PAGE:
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What is Strength?

As a coach, I hear “I’m just not strong enough” more often than I’d like to and if I’m being honest I’m certainly guilty of uttering this phrase at times too. A few weeks ago, I was in the gym about to start a workout with someone when she turned to me and said, “I don’t know dude, I’m just not strong enough.” I stopped dead in my tracks. The clock kept counting down. 10, 9, 8… when the clock hit 0 my focus was somewhere else. I wasn’t focused on the workout. Instead, the entire 20 minute workout was spent fixated on her remark. Not strong enough. What do you mean not strong enough? Does she measure her strength solely by the weight that is on the barbell?  I’ve had the pleasure of getting to know this individual on a more personal level over the past couple of months. I’ve heard her share some of her personal struggles, especially recently, in dealing with an illness in the family. “I’m just not strong enough” kept ringing in my head. Which ultimately led me to this question.. What exactly is strength? More importantly, why is it that we tend to fixate or associate “strength” with a weight that is on a barbell, a dumbbell, or a kettlebell. While your definition of strength may differ from mine, here is ultimately what I believe strength is as evidenced by these (few) examples, none of which involve a number.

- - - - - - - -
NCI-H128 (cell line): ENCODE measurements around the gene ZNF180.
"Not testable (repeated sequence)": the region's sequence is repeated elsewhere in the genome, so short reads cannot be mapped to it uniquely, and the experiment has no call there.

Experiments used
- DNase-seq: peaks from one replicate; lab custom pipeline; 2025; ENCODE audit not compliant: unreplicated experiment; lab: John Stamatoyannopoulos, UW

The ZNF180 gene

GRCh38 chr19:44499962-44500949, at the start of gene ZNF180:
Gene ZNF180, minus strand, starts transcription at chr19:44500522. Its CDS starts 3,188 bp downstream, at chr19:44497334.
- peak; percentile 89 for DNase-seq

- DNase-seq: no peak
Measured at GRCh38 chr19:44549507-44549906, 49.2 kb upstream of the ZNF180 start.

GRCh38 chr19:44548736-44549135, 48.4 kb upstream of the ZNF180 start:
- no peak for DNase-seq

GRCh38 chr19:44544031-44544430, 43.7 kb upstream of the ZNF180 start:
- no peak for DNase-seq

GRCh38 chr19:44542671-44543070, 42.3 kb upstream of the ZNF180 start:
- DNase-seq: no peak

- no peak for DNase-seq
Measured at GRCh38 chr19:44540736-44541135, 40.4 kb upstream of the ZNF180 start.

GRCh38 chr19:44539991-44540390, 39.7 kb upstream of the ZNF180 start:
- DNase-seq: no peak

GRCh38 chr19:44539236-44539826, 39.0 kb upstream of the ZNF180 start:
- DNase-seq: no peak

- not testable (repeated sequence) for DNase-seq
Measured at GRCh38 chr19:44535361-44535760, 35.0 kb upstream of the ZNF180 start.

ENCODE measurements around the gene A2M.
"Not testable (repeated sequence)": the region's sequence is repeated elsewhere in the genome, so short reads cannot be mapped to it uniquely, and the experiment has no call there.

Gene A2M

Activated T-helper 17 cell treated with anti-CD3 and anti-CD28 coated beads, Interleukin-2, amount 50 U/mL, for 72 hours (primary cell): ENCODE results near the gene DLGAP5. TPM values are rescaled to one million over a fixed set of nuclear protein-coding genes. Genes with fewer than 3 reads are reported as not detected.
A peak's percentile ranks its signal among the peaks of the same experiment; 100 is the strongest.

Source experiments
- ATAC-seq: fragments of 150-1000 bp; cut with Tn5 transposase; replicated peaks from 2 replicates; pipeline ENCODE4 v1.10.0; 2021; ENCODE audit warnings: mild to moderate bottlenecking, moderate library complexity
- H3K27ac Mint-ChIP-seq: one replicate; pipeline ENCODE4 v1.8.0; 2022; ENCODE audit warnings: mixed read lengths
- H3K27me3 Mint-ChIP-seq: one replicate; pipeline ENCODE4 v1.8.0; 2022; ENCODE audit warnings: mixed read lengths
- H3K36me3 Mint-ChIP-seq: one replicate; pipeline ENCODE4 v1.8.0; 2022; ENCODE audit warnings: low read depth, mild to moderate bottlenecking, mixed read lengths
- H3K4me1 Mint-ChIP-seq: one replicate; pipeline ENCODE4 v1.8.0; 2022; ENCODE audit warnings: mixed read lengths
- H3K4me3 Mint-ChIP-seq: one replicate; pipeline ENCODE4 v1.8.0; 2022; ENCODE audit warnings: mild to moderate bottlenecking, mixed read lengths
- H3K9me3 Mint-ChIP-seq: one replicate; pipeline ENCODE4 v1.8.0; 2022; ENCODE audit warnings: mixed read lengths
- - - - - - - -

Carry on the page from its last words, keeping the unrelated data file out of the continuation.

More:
Strength is…

A young wife who holds down the fort while her husband is overseas.

It’s no secret that a career as a serviceman or servicewoman is grueling, both physically and emotionally. What remains unknown are the things that happen behind the scenes. My brother-in-law is in the Navy and while I am honored and proud when I declare that he fights for me and this country, I am equally as honored to say that my sister is right there by his side through it all, never skipping a beat while he is gone. That is the definition of strength. A person, who without the one she loves the most in this world, gets up day in and day out and continues to hold down the fort, alone, while her husband’s whereabouts are unknown. Though you’d never know it, some days I can’t help but feel that she is being robbed of some of the greatest moments of her married life. Instead of wallowing, she immerses herself in others, focusing on ways to bring happiness to others’ lives. To the most selfless person I’ve ever met, my sister, you are the definition of strength.

A man who isn’t afraid to be vulnerable and openly shares his fears.

Comparison is the root of all evil and sometimes in the CrossFit world it can certainly be hard not to compare yourself.  Over the past couple of months, I’ve had the pleasure of growing closer to an elite competitor. At 6’1, 220 pounds you would assume he is unbreakable and fearless. But there are times when he is not. 90% of the time he certainly embodies these two characteristics but  the other 10% of the time he is human. Just like you and I, with fears and uncertainties. While I am continuously impressed with his performance in the sport, I am more moved by his ability to own his fears and share them with others. He doesn’t pretend to be invincible or superhuman. He isn’t afraid to be vulnerable. That is what I admire most. THAT is a true definition of strength.